Bring the measurement system into statistical control by finding and eliminating special causes.
The control chart on the master sample results is then interpreted for out-of-control situations (for example, points beyond the control limits, seven in a row above or below the average). For more information on interpreting control charts, see our April 2004 newsletter available on the website. Any special causes indicated on the control chart need to be investigated. The root cause should be found and eliminated. Once there are no special causes, the measurement system is in statistical control. You are ready to do further analysis on the measurement system.
Below we examine two examples: one of a stable measurement system and one that is unstable. If you have an unstable measurement system, you cannot trust the results you are getting.
Stable Measurement System
One characteristic of interest in polyvinyl chloride (PVC) resin is the inherent viscosity (IV). The higher the IV, the higher the molecular weight of the resin and the greater the stiffness. For extrusion, an IV of 0.85 to 0.98 is desirable. Extrusion applications include piping and siding. A PVC producer wants to examine the measurement system for IV. A bag of PVC resin has been set aside to serve as a master sample. Since the IV is run on every shift, the decision is made to test the master sample once per shift. There are three shifts per day. The data for the first week of testing is given in the table below. This data is used to construct a X-mR chart for the IV measurement system.
Information on constructing an X-mR chart is available on our website in our October 2006 newsletter. The X and moving range charts are shown below. Both are in statistical control. Thus, the IV measurement system is stable and further analysis can be done on the tests. These analyses include bias, linearity and gage R&R, which we will cover in the next three newsletters.
Unstable Measurement System
A company produces sand that goes into 50-pound bags. Each bag is weighed to be sure it is within a tolerance of +/- .25 pounds. To check the scale, a standard weight is weighed twice a day. The results for the past ten days are shown in the table below. This data is used to construct an X-mR chart.
The X and mR chart are shown below. Both charts are out of control. Two points are out of control on the moving range chart. The X charts shows runs above and below the average, indicating shifts in the average. This measurement system is not in statistical control. It is not stable. Any further work on analyzing the measurement system for bias, linearity, and repeatability will not be useful. You must first bring the measurement system into control.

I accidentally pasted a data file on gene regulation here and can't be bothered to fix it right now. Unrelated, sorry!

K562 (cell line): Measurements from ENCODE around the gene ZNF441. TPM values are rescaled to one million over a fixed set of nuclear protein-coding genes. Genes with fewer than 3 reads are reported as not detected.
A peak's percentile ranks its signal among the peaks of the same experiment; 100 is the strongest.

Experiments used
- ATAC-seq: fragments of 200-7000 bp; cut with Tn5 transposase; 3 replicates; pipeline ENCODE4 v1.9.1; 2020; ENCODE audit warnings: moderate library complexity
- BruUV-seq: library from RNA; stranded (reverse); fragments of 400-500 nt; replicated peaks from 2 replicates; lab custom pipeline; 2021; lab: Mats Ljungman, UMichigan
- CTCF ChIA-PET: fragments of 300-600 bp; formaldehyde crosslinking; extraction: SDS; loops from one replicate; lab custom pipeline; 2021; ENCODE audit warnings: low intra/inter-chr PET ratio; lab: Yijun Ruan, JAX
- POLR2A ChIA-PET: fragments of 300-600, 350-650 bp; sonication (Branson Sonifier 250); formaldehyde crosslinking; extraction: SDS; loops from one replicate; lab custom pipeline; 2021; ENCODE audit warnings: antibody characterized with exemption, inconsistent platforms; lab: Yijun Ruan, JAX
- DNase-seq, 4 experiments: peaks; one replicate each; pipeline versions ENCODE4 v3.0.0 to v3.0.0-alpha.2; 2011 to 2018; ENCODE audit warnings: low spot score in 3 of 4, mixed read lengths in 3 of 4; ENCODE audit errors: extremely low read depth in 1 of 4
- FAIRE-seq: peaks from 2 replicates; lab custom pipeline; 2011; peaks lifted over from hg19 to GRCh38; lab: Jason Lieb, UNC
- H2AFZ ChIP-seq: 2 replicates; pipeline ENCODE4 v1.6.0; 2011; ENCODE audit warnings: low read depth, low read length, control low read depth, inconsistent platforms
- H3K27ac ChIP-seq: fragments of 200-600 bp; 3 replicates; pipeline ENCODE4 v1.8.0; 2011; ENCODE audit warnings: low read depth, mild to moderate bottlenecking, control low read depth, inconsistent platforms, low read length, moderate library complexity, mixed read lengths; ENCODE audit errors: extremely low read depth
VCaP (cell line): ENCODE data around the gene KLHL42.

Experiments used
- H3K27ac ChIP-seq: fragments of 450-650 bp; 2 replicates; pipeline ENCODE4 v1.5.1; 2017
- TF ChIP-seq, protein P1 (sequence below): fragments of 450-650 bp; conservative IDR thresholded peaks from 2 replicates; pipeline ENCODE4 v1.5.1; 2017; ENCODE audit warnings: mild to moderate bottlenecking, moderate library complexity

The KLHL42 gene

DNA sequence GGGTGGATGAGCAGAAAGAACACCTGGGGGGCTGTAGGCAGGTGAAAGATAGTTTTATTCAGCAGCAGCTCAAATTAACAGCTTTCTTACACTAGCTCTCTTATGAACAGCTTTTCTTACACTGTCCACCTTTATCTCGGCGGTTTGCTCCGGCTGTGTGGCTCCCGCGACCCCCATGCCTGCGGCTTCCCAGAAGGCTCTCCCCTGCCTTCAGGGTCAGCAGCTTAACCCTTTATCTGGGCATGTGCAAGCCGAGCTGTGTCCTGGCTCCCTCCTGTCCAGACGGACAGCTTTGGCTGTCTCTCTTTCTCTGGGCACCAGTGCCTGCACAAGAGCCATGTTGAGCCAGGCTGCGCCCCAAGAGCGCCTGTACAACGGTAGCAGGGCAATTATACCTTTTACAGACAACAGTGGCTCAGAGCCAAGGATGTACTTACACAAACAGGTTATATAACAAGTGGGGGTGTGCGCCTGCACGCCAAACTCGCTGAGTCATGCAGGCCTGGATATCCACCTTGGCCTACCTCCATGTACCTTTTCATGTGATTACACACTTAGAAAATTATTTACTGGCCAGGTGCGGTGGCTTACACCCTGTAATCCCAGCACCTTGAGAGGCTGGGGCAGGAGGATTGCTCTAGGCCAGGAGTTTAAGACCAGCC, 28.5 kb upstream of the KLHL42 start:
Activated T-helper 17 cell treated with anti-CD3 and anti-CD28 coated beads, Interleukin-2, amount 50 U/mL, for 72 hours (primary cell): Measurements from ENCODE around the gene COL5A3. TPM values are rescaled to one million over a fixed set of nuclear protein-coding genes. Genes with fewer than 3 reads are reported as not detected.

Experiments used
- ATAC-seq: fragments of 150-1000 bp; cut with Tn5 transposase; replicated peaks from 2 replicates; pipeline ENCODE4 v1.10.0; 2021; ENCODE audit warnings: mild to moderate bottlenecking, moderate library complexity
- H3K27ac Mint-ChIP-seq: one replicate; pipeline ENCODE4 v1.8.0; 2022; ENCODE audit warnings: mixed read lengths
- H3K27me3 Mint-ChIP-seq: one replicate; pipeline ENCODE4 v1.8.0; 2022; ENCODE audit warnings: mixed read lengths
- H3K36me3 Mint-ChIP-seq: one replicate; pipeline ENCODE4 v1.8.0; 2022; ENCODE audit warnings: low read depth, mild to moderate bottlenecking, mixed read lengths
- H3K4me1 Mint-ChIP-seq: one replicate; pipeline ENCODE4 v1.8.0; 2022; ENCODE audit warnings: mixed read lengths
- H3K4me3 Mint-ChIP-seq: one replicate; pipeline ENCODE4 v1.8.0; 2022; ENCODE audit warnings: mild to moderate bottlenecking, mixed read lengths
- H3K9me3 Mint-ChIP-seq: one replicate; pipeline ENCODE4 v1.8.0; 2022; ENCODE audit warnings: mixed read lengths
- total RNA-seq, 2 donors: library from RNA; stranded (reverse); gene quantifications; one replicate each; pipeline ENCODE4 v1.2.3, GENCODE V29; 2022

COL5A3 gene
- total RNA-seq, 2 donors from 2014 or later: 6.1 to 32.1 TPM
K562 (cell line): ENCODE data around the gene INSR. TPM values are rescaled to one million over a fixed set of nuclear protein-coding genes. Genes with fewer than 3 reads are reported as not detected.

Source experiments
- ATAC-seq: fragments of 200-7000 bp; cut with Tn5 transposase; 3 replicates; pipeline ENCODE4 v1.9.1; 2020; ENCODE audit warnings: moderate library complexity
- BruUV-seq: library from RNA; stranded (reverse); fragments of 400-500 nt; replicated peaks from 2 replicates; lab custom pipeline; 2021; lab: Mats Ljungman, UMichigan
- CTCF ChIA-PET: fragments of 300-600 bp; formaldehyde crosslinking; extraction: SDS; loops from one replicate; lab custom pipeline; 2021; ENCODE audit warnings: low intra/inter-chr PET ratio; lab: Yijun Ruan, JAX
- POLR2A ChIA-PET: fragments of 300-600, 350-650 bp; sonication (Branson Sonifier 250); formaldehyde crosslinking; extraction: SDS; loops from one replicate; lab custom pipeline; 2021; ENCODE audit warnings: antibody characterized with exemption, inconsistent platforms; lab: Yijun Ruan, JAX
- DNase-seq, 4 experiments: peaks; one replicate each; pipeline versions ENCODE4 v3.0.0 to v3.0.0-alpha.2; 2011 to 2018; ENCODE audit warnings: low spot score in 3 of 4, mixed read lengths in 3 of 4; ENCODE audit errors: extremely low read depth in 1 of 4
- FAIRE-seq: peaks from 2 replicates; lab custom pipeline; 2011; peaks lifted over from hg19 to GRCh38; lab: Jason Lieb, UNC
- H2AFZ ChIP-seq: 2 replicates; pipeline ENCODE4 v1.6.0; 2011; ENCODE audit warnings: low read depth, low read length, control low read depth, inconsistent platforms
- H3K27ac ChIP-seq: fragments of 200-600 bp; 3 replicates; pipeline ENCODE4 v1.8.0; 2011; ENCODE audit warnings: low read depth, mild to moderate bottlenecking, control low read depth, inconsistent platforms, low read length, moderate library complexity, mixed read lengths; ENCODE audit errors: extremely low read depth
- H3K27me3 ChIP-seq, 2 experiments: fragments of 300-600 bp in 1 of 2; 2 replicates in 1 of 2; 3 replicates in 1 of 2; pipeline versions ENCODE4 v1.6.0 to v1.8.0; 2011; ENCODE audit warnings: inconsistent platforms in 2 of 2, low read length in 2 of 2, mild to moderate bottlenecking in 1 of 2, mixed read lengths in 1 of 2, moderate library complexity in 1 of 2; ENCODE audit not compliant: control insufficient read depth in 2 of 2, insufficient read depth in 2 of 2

The first step in analyzing the performance of a measurement system is to ensure it is stable, i.e., in a state of statistical control. This is determined by finding a master sample, measuring it over time, and plotting the results on an X-mR chart. The X-mR chart is then analyzed for statistical control. It there are out-of-control points present, the causes of these must be eliminated. Once there are no out-of-control points, the measurement system is stable and further analysis can be done.
It should be noted that all critical measurement systems should monitored regularly, using the above methodology. This is the only way to ensure that these measurement systems stay stable over time.
Next month we will continue our examination of measurement systems.
Thanks so much for reading our publication. We hope you find it informative and useful. Happy charting and may the data always support your position.
Dr. Bill McNeese
BPI Consulting, LLC
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Measurement Systems Analysis
- << Return to Categories
- A Tale of Two Precision to Tolerance Ratios
- ANOVA Gage R&R - Part 1
- ANOVA Gage R&R - Part 2
- ANOVA Gage R&R - Part 3
- Acceptance Criteria for Measurement Systems Analysis (MSA)
- Attribute Gage R&R Studies - Part 2
- Attribute Gage R&R Studies: Comparing Appraisers
- Destructive Gage R&R Analysis
- Evaluating the Measurement Process (EMP) Overview
- Evaluating the Measurement Process - Part 1
- Evaluating the Measurement Process - Part 2
- Five Common Mistakes with Gage R&R Studies
- Gage R&R for Non-Destructive and Destructive Test Methods
- How Does Measurement Variation Impact Control Chart Signals?
- Levey-Jennings Charts
- Measurement Systems - Is Yours Any Good?
- Monitoring Destructive Test Methods
- Monitoring Test Methods Using SPC
- Operational Definition of a Consistent Measurement System
- Operational Definitions/Measurement System Analysis
- Operator-Part Interaction in Gage R&R Studies
- Probable Error and Your Measurement System
- SPC and the Lab
- Specifications and Measurement Error
- The Impact of Measurement Error on Control Charts
- The Short EMP Study
- Three Methods to Analyze Gage R&R Studies
- Variable Measurement Systems - Part 1: Stability
- Variable Measurement Systems - Part 2: Bias
- Variable Measurement Systems - Part 3: Linearity
- Variable Measurement Systems - Part 4: Gage R&R